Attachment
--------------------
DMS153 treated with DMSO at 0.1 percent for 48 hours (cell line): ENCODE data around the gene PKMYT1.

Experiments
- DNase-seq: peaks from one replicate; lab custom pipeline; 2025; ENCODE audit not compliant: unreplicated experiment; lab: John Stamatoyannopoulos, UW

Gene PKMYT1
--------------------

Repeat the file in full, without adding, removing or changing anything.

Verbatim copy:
DMS153 treated with DMSO at 0.1 percent for 48 hours (cell line): ENCODE data around the gene PKMYT1.

Experiments
- DNase-seq: peaks from one replicate; lab custom pipeline; 2025; ENCODE audit not compliant: unreplicated experiment; lab: John Stamatoyannopoulos, UW

Gene PKMYT1